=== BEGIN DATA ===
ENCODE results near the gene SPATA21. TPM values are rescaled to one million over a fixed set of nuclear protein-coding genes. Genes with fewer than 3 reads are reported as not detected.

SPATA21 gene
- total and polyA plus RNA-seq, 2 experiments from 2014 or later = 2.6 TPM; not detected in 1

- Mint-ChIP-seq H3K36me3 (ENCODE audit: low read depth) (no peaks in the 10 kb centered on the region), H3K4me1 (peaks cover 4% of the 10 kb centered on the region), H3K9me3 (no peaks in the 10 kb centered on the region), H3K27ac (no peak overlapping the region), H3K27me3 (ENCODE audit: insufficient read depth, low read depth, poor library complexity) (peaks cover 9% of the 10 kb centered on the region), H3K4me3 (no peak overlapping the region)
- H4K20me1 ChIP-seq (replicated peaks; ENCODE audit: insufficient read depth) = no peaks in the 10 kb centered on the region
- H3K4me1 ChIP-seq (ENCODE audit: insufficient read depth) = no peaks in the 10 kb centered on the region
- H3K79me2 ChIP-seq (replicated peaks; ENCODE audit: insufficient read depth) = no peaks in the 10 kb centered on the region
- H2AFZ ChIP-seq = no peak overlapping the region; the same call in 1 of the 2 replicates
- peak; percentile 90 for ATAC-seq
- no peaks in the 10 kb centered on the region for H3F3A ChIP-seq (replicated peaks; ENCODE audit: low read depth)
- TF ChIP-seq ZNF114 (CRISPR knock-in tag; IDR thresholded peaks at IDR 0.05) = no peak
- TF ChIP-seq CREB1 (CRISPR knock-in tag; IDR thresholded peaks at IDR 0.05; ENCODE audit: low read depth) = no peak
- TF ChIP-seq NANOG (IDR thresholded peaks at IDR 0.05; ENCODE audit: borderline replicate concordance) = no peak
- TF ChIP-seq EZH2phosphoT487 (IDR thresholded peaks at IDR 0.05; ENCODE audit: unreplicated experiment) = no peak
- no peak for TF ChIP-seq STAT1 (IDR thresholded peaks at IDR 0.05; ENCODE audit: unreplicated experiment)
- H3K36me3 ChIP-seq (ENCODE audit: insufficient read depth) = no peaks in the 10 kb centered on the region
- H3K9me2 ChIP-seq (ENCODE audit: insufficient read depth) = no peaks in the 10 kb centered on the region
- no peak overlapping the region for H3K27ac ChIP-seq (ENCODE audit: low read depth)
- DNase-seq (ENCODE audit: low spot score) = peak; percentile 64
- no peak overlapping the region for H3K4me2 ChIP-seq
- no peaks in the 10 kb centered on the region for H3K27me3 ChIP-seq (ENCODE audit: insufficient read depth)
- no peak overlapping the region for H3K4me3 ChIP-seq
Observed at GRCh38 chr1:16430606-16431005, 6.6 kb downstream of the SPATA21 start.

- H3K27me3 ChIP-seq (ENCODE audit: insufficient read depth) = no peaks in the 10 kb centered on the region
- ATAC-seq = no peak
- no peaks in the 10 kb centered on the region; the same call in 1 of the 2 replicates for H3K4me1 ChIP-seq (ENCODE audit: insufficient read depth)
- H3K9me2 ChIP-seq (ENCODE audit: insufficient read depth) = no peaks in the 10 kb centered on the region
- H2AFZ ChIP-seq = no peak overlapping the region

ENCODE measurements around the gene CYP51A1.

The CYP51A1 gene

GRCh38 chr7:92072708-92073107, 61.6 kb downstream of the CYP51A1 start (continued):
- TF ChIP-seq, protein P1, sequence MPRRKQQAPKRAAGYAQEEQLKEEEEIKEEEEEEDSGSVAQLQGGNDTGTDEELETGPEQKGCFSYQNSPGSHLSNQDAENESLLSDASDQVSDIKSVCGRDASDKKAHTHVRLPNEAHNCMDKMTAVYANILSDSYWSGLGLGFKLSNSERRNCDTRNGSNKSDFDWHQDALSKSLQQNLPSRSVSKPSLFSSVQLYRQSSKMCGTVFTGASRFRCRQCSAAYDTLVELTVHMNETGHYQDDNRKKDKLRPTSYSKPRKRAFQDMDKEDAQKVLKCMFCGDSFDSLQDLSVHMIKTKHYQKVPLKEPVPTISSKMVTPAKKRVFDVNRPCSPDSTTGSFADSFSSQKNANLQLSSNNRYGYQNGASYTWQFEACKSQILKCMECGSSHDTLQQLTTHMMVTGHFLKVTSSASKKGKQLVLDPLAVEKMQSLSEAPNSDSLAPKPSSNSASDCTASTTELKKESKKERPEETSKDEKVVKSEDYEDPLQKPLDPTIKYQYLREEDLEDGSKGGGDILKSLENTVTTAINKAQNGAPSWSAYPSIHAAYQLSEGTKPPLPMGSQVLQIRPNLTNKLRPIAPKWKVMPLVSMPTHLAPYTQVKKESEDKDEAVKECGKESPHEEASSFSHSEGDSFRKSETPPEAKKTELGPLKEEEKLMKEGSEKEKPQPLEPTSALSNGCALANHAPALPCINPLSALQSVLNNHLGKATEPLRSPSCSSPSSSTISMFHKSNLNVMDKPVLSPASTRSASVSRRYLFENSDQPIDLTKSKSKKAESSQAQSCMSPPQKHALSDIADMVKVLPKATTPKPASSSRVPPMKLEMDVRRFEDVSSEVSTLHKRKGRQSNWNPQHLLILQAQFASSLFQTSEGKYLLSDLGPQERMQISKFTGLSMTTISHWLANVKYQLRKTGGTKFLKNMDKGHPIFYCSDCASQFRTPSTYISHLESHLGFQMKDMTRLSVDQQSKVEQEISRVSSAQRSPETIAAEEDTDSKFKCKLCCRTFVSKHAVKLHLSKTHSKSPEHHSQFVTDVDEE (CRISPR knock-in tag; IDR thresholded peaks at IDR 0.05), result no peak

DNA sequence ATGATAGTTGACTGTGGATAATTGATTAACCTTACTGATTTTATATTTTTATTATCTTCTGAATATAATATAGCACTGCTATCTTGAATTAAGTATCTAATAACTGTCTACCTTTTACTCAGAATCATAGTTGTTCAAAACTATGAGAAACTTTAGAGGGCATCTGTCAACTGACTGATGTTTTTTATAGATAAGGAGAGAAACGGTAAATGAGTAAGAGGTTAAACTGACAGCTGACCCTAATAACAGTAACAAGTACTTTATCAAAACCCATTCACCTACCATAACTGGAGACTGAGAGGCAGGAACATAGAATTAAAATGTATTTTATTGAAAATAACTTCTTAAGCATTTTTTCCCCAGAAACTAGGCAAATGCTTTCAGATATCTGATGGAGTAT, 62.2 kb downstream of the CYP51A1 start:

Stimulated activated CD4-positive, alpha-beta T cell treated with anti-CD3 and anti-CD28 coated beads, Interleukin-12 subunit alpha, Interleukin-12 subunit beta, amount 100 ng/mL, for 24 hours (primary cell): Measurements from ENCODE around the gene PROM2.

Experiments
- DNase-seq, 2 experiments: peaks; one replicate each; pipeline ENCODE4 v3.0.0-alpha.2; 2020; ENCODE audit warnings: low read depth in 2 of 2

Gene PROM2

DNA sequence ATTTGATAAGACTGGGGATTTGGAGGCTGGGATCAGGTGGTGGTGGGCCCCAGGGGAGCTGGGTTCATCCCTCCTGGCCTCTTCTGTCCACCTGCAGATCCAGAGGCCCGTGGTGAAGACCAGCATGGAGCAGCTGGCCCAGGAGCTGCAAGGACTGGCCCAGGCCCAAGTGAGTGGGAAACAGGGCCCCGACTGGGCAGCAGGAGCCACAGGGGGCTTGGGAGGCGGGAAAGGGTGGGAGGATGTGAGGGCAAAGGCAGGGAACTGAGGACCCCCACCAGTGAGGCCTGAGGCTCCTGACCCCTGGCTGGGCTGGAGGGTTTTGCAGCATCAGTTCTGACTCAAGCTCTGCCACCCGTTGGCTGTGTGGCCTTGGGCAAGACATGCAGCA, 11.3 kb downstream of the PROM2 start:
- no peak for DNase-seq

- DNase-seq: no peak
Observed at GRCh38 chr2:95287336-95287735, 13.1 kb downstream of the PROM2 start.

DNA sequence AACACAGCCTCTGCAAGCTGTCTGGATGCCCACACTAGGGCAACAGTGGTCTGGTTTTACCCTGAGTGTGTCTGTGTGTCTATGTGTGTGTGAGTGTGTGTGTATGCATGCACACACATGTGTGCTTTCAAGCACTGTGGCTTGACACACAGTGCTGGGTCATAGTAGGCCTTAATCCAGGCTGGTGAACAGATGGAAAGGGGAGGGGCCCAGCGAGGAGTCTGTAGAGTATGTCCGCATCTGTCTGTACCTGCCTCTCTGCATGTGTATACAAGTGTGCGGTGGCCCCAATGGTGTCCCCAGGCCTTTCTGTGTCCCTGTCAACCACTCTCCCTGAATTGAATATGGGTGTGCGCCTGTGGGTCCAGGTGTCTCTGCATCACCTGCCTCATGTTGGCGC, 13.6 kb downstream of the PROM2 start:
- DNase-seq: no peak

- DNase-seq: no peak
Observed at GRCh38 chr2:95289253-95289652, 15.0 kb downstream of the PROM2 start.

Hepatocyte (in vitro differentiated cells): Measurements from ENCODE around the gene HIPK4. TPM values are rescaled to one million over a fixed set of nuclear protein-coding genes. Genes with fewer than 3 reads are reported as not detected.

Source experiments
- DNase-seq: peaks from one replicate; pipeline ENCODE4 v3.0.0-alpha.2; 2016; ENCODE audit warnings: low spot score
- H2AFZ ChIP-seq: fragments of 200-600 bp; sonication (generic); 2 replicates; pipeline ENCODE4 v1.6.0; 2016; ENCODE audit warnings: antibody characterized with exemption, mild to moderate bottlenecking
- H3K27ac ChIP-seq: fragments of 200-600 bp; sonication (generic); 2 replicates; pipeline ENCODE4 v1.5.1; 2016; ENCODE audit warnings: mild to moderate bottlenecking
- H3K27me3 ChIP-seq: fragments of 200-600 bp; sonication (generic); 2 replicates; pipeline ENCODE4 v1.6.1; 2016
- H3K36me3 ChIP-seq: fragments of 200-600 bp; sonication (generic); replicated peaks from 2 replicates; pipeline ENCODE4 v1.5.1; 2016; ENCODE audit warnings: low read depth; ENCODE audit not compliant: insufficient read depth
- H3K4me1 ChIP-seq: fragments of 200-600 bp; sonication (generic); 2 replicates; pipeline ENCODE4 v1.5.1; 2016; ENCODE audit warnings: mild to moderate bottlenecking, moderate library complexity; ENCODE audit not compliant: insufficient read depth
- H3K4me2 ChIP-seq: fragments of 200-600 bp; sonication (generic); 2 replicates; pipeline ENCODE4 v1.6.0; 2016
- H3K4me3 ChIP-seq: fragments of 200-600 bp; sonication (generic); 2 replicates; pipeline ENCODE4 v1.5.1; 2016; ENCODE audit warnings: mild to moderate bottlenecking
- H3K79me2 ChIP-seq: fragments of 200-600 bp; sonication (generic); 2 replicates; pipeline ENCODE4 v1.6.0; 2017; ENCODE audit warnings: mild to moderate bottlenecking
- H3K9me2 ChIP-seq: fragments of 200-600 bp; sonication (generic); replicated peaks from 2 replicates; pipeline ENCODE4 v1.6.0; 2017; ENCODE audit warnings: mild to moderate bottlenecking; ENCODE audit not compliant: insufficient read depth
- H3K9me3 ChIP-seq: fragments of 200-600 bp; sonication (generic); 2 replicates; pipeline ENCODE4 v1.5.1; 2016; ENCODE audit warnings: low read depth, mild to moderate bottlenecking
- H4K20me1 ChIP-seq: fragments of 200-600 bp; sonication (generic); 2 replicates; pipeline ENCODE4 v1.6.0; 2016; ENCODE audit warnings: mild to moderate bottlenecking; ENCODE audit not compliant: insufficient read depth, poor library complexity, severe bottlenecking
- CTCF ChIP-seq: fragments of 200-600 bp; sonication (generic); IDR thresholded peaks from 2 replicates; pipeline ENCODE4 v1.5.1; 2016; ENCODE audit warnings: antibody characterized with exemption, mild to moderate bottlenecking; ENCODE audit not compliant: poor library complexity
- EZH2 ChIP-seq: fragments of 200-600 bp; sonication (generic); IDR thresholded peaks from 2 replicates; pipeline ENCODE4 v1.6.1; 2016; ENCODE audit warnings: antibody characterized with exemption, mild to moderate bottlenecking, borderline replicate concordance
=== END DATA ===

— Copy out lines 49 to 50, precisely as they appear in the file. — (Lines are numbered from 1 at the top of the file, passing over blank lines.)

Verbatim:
- H2AFZ ChIP-seq: fragments of 200-600 bp; sonication (generic); 2 replicates; pipeline ENCODE4 v1.6.0; 2016; ENCODE audit warnings: antibody characterized with exemption, mild to moderate bottlenecking
- H3K27ac ChIP-seq: fragments of 200-600 bp; sonication (generic); 2 replicates; pipeline ENCODE4 v1.5.1; 2016; ENCODE audit warnings: mild to moderate bottlenecking